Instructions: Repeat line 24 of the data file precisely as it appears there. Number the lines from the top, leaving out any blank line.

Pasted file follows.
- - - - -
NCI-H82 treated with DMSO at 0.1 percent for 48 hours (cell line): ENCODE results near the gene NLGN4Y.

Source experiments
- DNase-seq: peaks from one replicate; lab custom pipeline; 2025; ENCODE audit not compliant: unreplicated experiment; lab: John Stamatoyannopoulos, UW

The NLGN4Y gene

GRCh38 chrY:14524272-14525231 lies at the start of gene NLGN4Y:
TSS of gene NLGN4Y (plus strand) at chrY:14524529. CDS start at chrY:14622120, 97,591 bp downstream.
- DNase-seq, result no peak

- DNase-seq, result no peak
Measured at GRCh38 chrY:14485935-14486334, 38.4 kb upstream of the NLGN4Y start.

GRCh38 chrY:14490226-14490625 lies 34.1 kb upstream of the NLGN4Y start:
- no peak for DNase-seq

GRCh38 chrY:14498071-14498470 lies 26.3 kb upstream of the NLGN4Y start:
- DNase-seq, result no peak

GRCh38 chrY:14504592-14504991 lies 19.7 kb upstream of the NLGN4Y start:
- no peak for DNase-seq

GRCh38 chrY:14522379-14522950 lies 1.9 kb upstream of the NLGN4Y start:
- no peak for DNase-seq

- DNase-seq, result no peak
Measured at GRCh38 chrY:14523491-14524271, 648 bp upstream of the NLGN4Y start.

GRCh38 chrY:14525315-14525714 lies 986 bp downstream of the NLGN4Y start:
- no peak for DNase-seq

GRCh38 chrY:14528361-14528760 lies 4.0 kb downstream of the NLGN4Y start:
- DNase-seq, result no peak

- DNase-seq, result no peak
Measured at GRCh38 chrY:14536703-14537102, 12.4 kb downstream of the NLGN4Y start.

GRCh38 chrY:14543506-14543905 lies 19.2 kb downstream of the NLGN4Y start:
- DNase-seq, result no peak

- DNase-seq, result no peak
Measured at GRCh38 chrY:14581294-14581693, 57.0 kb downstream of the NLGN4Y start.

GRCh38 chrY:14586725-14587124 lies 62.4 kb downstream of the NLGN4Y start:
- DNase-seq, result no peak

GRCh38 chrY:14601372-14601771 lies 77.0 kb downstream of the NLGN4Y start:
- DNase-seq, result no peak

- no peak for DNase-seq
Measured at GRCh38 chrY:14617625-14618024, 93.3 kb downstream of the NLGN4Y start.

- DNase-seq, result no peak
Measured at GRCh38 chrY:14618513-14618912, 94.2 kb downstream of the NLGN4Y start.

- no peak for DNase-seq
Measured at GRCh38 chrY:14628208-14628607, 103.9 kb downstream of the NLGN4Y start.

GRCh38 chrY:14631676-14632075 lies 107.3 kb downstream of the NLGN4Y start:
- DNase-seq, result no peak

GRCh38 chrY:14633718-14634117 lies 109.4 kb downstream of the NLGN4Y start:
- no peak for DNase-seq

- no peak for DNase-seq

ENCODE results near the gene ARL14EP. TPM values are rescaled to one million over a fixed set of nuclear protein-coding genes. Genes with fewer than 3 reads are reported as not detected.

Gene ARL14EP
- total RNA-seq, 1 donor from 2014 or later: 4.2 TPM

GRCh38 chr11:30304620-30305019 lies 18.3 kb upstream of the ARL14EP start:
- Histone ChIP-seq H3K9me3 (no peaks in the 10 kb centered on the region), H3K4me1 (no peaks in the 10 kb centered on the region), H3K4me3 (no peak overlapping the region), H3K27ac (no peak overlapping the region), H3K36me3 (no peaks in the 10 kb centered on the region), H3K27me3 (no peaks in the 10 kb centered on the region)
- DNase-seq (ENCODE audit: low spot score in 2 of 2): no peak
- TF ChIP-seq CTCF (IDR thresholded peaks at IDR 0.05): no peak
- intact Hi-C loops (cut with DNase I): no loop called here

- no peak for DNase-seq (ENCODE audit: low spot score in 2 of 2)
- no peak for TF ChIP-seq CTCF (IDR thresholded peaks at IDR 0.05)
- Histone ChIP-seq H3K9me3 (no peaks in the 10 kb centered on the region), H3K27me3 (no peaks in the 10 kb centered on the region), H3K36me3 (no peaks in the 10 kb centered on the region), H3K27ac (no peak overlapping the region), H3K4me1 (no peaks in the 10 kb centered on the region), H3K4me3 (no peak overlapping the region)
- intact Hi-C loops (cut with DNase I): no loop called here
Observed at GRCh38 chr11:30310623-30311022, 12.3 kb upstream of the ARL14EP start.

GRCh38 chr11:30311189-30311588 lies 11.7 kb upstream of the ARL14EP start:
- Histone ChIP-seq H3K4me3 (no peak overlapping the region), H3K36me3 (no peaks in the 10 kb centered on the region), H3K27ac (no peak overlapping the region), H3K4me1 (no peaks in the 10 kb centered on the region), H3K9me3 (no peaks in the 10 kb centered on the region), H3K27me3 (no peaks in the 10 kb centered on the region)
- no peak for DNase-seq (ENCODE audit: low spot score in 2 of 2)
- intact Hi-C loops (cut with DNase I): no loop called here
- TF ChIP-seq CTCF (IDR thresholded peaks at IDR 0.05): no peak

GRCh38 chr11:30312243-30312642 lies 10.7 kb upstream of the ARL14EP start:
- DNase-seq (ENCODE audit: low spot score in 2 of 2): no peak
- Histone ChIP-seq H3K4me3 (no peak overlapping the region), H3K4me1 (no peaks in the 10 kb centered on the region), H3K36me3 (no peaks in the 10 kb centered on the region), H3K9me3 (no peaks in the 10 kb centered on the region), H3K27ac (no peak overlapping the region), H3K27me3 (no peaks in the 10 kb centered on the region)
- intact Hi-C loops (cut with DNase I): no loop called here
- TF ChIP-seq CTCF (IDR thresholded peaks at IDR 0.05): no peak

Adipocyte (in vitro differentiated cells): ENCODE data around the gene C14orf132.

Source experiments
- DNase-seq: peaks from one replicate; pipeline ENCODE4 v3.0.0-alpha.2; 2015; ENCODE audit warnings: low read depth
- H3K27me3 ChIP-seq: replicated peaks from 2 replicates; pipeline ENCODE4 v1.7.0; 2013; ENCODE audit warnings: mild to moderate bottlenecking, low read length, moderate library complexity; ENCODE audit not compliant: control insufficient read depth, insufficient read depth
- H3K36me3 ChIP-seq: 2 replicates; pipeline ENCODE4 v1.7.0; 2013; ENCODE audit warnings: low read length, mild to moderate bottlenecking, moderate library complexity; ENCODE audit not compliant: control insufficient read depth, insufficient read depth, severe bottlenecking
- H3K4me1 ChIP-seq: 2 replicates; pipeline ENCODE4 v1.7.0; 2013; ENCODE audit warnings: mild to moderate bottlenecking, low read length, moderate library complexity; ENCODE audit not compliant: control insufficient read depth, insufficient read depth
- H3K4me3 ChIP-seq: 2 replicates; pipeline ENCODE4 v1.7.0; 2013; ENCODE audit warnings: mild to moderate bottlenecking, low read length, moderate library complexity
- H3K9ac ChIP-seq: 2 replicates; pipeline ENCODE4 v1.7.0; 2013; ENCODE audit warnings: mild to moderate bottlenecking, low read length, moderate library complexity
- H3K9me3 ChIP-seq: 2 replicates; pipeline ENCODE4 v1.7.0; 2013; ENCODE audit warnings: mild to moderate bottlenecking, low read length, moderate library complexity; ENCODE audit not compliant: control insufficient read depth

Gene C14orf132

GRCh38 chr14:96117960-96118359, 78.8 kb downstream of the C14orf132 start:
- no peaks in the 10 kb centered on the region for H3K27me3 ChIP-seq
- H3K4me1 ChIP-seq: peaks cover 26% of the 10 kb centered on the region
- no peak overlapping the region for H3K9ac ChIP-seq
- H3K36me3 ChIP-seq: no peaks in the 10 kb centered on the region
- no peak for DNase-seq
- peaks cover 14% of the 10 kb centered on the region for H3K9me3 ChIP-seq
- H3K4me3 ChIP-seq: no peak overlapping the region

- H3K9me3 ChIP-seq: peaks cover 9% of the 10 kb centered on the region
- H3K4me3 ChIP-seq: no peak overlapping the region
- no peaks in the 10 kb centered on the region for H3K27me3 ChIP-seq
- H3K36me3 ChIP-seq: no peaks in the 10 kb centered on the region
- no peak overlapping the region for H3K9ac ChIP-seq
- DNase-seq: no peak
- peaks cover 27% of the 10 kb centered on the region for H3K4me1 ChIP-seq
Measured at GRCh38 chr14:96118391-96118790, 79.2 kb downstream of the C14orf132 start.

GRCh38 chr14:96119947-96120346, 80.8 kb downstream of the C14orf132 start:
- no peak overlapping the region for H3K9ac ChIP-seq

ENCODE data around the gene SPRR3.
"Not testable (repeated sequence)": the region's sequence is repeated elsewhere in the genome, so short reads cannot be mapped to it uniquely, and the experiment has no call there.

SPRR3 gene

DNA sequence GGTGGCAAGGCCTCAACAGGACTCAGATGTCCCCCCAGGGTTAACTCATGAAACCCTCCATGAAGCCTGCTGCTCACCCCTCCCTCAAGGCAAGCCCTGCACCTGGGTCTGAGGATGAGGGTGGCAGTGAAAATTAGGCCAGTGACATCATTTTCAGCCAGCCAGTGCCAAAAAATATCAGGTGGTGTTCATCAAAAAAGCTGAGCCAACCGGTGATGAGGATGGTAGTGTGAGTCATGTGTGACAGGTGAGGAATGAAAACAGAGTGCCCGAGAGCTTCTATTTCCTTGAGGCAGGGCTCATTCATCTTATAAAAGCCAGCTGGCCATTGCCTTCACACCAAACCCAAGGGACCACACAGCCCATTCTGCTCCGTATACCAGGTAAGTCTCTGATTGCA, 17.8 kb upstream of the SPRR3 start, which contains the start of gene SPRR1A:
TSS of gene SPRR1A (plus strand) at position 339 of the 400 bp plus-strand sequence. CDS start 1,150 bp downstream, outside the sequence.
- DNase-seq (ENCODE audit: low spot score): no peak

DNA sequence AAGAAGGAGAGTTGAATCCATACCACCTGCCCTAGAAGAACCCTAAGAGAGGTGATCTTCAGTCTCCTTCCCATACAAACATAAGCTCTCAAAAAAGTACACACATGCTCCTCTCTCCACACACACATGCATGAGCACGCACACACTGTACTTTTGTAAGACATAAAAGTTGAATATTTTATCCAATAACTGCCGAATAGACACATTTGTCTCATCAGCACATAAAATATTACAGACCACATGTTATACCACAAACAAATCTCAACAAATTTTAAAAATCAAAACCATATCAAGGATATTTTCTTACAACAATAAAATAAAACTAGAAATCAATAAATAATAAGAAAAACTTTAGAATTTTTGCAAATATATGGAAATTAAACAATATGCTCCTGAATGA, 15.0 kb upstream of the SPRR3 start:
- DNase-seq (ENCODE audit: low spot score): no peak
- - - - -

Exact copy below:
- DNase-seq, result no peak